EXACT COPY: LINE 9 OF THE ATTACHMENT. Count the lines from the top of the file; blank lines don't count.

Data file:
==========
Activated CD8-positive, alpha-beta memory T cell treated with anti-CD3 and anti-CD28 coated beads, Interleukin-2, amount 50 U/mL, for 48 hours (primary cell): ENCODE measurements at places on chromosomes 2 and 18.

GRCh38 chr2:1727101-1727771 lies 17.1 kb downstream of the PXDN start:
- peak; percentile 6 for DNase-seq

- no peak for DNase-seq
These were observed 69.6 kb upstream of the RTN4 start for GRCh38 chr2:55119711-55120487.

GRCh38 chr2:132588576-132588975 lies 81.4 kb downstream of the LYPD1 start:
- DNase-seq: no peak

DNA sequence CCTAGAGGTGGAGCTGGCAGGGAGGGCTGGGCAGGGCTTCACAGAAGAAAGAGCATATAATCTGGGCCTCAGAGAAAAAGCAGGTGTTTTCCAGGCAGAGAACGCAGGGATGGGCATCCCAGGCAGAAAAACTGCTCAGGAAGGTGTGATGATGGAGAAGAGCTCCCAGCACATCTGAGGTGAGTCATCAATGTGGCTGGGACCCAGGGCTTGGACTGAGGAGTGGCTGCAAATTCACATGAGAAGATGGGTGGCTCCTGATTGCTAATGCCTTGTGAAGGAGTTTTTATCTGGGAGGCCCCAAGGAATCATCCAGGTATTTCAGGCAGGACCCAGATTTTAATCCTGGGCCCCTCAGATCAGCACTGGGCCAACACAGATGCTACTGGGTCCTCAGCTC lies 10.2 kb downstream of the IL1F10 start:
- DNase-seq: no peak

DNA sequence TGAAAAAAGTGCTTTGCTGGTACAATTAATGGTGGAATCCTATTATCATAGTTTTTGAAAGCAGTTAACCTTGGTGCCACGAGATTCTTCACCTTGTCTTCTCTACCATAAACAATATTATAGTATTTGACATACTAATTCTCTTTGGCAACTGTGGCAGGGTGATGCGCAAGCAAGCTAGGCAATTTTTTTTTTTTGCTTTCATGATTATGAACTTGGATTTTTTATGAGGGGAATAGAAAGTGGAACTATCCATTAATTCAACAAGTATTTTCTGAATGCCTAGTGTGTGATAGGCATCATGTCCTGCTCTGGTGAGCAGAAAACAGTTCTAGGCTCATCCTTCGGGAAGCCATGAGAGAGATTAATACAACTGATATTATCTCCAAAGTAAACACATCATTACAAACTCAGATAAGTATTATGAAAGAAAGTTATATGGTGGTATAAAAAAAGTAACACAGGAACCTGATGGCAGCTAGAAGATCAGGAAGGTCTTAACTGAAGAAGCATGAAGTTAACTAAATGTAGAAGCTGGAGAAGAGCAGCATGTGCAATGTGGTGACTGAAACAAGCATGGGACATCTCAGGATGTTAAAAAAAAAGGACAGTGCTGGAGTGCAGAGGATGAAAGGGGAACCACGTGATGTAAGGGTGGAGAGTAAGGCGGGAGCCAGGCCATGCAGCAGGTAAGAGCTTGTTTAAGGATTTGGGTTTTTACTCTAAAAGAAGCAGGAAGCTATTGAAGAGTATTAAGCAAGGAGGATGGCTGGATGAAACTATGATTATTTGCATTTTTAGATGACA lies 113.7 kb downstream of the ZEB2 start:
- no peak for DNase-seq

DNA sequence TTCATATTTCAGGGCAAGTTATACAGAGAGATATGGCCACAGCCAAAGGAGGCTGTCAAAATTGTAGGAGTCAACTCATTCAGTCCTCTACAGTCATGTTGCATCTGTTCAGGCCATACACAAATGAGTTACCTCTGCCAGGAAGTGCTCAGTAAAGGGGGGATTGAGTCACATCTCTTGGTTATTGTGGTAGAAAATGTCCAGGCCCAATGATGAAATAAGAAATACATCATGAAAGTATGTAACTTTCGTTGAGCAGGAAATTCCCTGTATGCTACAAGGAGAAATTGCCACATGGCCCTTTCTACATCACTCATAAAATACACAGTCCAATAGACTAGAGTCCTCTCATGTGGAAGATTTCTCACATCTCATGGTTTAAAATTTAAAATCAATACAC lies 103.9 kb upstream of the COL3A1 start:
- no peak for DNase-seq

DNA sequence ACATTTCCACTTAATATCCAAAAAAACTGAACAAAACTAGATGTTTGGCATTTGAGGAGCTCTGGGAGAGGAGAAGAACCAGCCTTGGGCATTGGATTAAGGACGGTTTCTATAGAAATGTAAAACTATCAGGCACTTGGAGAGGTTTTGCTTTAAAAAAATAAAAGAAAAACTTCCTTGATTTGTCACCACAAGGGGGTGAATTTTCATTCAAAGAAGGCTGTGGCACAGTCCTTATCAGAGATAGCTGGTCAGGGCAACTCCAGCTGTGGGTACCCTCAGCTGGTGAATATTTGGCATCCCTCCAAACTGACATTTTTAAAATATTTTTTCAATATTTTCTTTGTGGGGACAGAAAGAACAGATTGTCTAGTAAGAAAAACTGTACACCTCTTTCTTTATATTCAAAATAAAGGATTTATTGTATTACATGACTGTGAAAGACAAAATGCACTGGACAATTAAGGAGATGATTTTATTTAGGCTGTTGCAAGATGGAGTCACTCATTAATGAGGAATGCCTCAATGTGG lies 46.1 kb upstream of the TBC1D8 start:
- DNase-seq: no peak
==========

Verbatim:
- DNase-seq: no peak